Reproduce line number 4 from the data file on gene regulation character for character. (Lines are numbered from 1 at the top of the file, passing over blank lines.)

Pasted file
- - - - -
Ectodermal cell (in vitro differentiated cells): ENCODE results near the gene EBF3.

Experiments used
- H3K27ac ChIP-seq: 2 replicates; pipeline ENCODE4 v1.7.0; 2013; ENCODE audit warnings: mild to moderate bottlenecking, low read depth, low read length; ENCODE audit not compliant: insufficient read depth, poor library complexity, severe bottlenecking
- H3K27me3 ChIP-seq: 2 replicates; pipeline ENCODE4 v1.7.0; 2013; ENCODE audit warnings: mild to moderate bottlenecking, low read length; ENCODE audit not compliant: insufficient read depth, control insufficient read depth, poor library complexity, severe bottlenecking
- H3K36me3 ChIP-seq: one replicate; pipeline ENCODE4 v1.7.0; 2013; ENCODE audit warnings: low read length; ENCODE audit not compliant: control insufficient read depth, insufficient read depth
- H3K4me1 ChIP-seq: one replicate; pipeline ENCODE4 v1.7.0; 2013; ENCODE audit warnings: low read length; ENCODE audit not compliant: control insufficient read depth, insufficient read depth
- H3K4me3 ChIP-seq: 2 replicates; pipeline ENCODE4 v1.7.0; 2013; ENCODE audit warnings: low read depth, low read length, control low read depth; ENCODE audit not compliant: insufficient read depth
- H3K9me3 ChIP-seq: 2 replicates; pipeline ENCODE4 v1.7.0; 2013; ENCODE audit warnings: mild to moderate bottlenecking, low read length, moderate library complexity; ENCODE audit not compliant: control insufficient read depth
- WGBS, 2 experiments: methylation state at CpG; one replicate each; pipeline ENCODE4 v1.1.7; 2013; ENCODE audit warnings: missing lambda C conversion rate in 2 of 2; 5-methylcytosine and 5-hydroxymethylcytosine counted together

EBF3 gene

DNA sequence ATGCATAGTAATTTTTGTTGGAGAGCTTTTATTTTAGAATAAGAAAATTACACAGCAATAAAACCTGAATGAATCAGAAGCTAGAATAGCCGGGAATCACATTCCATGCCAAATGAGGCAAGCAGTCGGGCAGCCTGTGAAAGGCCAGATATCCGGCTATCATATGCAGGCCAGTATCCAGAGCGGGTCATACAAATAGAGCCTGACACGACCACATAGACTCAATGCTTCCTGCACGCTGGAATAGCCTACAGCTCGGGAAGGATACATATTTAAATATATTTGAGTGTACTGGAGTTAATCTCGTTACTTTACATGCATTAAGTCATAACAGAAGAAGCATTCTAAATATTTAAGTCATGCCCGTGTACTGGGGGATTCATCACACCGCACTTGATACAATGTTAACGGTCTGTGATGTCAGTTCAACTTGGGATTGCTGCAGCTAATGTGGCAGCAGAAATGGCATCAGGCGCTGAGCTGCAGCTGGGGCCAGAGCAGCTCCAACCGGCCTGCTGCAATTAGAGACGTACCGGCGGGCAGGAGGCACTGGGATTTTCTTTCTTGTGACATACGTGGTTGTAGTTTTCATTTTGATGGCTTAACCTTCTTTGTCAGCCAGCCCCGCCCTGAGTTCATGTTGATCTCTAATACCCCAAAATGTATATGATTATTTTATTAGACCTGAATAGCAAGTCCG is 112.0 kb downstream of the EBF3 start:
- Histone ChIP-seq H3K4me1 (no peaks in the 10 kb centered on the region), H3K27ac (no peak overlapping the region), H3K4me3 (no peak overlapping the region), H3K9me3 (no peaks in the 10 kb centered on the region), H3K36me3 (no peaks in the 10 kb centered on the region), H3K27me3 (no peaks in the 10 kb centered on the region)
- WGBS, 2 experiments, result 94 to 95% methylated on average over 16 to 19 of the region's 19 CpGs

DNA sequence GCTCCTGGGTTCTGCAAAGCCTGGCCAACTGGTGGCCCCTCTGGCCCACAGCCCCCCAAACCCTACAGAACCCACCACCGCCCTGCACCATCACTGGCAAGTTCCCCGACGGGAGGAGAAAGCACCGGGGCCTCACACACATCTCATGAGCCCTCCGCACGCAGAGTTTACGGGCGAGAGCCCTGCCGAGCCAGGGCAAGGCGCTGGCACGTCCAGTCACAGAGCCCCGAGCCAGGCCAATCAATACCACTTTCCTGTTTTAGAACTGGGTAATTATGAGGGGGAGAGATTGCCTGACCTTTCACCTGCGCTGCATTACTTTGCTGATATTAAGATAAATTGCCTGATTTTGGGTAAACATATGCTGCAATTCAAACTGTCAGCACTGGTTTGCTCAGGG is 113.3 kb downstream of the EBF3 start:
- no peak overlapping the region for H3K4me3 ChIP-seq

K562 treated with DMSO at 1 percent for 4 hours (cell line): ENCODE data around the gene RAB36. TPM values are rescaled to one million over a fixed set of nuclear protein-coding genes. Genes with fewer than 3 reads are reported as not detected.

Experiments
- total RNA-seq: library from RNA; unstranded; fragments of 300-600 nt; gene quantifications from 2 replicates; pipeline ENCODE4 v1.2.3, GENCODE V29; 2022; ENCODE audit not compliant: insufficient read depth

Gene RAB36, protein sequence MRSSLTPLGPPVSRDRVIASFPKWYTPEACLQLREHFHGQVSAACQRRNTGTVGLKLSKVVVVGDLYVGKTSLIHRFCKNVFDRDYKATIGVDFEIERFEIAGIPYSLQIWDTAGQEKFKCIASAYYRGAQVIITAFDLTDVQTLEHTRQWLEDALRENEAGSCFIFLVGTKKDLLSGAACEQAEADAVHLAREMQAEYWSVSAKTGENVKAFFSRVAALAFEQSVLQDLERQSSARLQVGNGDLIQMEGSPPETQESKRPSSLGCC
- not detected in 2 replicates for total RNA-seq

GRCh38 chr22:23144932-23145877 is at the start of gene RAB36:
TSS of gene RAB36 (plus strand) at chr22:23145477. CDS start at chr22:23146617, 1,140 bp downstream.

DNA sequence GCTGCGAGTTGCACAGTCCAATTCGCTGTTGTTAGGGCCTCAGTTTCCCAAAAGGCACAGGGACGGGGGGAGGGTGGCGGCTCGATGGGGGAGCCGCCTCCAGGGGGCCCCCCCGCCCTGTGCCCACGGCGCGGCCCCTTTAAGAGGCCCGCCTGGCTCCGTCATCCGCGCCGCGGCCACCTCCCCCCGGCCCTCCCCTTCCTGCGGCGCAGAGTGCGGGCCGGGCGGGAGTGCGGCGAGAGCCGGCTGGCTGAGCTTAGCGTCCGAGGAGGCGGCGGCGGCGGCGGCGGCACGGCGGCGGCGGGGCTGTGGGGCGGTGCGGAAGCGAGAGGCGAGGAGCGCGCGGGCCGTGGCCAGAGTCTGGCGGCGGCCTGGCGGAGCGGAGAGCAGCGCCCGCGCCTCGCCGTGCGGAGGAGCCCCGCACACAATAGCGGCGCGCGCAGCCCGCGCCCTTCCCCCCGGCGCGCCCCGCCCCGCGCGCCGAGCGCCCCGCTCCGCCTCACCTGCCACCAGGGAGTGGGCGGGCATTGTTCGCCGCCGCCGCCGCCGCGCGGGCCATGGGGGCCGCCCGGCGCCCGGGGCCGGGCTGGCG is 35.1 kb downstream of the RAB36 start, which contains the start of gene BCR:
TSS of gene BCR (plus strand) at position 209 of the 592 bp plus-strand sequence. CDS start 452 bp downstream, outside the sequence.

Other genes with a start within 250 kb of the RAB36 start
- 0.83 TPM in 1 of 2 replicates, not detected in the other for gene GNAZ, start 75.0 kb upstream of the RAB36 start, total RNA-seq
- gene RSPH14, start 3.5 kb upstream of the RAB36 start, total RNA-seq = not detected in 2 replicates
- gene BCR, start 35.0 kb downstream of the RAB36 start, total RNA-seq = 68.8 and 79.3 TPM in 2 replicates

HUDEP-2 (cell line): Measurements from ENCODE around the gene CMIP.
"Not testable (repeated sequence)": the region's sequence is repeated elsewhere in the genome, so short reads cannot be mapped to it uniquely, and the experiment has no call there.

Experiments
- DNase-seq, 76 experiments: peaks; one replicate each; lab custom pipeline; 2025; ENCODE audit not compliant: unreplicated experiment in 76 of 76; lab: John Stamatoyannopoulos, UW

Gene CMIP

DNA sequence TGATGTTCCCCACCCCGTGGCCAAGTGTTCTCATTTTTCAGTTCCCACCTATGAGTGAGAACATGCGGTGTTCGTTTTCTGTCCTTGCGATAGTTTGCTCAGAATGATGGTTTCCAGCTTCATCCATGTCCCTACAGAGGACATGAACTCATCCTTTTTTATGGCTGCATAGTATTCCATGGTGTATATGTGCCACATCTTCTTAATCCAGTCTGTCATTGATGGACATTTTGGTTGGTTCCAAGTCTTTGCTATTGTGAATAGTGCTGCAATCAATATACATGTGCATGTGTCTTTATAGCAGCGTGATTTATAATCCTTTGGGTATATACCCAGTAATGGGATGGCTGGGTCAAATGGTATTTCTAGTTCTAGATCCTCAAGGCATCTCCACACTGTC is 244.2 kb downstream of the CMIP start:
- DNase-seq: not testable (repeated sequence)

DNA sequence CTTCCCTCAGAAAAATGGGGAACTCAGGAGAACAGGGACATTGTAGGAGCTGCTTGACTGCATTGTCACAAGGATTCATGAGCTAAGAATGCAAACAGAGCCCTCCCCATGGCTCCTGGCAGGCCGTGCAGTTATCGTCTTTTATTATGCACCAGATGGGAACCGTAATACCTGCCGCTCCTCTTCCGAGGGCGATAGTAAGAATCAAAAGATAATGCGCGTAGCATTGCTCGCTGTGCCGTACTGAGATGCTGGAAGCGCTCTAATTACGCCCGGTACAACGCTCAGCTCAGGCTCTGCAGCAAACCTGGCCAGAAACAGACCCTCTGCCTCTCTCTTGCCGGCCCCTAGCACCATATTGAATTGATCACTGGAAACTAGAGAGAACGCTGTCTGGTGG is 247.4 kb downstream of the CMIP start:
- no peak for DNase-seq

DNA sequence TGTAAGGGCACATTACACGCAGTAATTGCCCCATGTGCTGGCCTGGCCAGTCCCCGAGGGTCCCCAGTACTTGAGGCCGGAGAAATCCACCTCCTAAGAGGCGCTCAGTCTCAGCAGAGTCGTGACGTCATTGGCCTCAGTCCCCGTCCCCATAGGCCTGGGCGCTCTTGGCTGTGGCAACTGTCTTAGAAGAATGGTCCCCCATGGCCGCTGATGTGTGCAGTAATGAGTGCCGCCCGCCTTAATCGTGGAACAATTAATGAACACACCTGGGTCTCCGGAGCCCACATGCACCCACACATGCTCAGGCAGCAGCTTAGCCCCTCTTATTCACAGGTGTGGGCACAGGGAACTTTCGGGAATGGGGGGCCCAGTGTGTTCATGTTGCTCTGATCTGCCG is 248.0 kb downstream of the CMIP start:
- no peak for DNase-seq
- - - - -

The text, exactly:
- H3K27me3 ChIP-seq: 2 replicates; pipeline ENCODE4 v1.7.0; 2013; ENCODE audit warnings: mild to moderate bottlenecking, low read length; ENCODE audit not compliant: insufficient read depth, control insufficient read depth, poor library complexity, severe bottlenecking